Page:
Editor’s Note: News about conservation and the environment is made every day, but some of it can fly under the radar. In a recurring feature, Conservation News is sharing three stories from the past week that you should know.
Scientists have discovered a new contender for the largest living organism.
The history: Last week we brought you a story about the oldest living creatures on earth. This week is the biggest.
A new study has shown that a giant seagrass bed off the coast of Australia is a giant self-cloning organism, reports Kate Golembiewski for the New York Times. The species, called Poseidon’s Ribbon Weed or Posidonia australis, has been spreading across an area the size of Cincinnati for more than 4,500 years.
Golembiewski writes that Posidonia is able to clone itself by creating new shoots that branch out from its root system. But it gets even weirder: Posidonia isn’t just a clone. Researchers think it could also be due to polyploidy – a hybrid between two different species that has two complete sets of chromosomes. Polyploidy occurs in many different species but commonly produces it in individuals can not reproduce. In the case of Posidonia, cloning itself is the only way to stay alive.
The big picture: Posidonia is not the only clonal plant colony in the world. One of the most famous and largest is a trembling aspen colony in Utah known as “pando,” which arose from a single seed sometime towards the end of the last Ice Age. The colony is opening now 40,000 aspens connected by a continuous root system.
Scientists fear that climate change and other ongoing environmental degradation could spell the end of Pando, which has shrunk in size in recent years. Posidonia, which is old enough to have survived the last ice age, may fare better given rapidly changing temperatures. In fact, Elizabeth Sinclair, one of the study’s authors, said that the plant’s extra genes could give it “the ability to cope with a wide range of conditions, which is a great thing about climate change.”
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Scientists can now listen for healthy corals.
The history: The world’s coral reefs are struggling to survive. climate driven marine heatwaves have caused Mass bleaching and die-offWith 14 percent of the world’s coral reefs destroyed between 2009 and 2018. Now a group of scientists have come up with a novel approach to spotting the damage: Using hundreds of reef records, they’ve trained a computer to track the health of coral reefs by listening to reports Angie Theo for Reuters.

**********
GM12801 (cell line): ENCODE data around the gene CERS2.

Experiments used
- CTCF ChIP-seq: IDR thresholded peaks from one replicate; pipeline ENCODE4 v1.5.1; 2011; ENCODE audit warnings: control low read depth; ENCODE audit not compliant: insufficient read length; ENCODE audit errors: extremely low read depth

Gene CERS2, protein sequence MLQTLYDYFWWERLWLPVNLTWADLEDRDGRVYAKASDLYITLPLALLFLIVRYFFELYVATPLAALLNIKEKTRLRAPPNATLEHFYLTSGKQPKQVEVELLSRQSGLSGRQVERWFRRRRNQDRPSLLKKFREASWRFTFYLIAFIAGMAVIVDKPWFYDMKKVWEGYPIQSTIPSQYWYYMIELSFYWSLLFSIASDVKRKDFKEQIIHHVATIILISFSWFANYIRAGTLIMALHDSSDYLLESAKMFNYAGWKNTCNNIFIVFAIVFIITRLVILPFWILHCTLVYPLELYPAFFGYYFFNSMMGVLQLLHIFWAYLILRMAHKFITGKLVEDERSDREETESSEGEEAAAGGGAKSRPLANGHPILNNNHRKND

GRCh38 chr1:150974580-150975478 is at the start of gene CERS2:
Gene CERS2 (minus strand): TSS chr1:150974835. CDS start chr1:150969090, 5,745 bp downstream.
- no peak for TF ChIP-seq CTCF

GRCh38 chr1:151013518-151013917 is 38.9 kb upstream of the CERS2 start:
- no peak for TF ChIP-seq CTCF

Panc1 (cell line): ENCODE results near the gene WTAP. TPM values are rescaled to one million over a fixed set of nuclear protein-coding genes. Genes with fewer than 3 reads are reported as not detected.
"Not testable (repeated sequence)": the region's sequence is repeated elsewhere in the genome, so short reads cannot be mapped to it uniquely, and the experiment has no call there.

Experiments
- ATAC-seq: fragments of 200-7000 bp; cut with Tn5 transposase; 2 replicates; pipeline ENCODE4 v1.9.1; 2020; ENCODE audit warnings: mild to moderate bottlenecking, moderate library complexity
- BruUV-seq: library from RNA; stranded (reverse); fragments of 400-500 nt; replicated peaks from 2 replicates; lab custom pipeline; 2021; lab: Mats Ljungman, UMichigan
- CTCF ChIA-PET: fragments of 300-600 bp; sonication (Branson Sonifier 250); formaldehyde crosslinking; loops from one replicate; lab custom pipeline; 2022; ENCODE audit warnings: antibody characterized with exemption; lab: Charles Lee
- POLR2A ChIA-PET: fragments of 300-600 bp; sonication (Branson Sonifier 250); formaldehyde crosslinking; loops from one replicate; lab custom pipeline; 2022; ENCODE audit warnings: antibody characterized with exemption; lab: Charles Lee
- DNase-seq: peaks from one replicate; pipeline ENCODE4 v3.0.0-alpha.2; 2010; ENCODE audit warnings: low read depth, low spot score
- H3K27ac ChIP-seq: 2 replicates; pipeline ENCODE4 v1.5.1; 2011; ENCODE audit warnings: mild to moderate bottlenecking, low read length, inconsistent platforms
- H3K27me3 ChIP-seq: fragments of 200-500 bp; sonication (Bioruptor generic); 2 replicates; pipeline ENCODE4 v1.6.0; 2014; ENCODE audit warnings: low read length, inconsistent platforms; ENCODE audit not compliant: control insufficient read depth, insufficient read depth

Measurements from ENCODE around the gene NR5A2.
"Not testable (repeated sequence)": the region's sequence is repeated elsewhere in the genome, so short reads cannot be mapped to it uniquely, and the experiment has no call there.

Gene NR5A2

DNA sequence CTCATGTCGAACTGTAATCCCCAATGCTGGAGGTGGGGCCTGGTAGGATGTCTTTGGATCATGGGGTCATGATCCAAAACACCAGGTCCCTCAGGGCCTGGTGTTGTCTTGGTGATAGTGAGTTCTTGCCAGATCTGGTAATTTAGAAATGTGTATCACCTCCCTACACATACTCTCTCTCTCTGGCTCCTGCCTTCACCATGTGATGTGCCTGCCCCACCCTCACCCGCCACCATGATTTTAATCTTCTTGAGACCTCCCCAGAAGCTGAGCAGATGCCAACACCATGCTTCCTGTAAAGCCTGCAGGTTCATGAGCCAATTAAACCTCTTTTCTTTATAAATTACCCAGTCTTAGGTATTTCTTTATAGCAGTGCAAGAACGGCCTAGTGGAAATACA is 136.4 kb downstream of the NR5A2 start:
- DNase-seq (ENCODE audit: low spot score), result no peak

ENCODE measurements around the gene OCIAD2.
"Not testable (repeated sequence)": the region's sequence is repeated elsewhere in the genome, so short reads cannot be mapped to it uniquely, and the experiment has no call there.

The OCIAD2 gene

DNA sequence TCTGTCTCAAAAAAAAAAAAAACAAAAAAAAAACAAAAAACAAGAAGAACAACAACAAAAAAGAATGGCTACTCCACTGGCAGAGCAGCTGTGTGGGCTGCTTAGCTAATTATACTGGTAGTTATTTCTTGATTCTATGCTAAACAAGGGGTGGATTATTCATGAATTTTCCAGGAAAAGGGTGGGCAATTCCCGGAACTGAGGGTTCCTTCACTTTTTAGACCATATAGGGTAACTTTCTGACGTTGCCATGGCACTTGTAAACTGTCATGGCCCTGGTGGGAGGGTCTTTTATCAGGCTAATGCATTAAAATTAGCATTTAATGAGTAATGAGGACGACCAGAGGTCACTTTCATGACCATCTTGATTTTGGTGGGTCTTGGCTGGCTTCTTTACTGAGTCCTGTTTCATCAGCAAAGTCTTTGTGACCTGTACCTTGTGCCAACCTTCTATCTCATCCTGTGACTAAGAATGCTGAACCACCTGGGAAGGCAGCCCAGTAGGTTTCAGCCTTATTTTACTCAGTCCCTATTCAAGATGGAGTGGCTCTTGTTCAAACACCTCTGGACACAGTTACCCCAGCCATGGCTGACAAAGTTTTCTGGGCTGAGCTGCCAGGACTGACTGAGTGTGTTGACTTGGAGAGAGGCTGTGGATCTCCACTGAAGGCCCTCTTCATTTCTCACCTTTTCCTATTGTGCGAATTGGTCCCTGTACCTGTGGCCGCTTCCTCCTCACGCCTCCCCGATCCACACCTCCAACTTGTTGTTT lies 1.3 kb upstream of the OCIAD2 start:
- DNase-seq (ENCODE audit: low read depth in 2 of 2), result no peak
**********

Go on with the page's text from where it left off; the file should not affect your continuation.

Thriving reefs sound a bit like a campfire crackling with the cacophony of marine life. In contrast, degraded reefs are far quieter. New research has shown that artificial intelligence can recognize audio patterns that are inaudible to humans and provide fast, accurate data.
“Sound recording devices and AI could be used around the world to monitor the health of reefs and find out if attempts to protect and restore them are working,” says study co-author Tim Lamont said cosmos. “In many cases, it is easier and cheaper to deploy an underwater hydrophone on a reef and leave it there than to have experienced divers visit the reef repeatedly to study it, especially in remote locations.”
The big picture: From motion-detection cameras that provide a real-world view of endangered species’ habitats to tracking devices that monitor wildlife migration, technology is helping conservationists find solutions to critical environmental problems.
For example, Insights into the animal world, a cloud-based platform developed by Conservation International, Google and other partners, uses algorithms to identify camera trap images much faster than any researcher can. The data is critical to crafting intelligent wildlife conservation policies.
This month, Conservation International and partners launched a new app called Fin Finder, which allows customs inspectors to take a picture of a shark or manta ray fin and identify it in seconds. Powered by artificial intelligencethe app can help governments confiscate illegally traded fins.
Continue reading here.
This cat is the star of a success story.
The history: The Iberian lynx is the most endangered cat species in the world. The elusive cat, known for its distinctive amber eyes and bushy beard, has been marginalized by hunting, habitat loss and a virus that killed its main source of prey – the European rabbit. At its lowest point, fewer than 100 existed in the wild.
But now, after 20 years of dedicated conservation efforts and a successful captive breeding program, the lynx has made a triumphant return to its original habitat in Spain and Portugal, reports say Christine Dell’amore for National Geographic. Slowly but surely the population has increased and there are now around 400 individuals roaming the scrubland of southern Europe.
The big picture: The comeback cat still has a long road to recovery. Like many other large predators, the Iberian lynx needs a large, uninterrupted habitat with plenty of room to move. But right now, its thousand-square-mile territory is fragmented and honeycombed busy highways and other infrastructure. For the Iberian lynx to truly recover, the isolated populations must be able to reach each other and reproduce.
The solution is to build wildlife corridors – important passageways that allow animals to move from one safe place to another. It’s an approach that has worked for many other highly mobile species, including chimpanzees. Efforts are currently being made to reconnect the fragmented habitat and help these cats find each other again.
Continue reading here.
Will McCarry is a staff writer at Conservation International. Do you want to read more stories like this? Sign up for email updates here. Donate to Conservation International here.
Cover photo: A large seagrass bed in Honduras (© Joanne-Weston)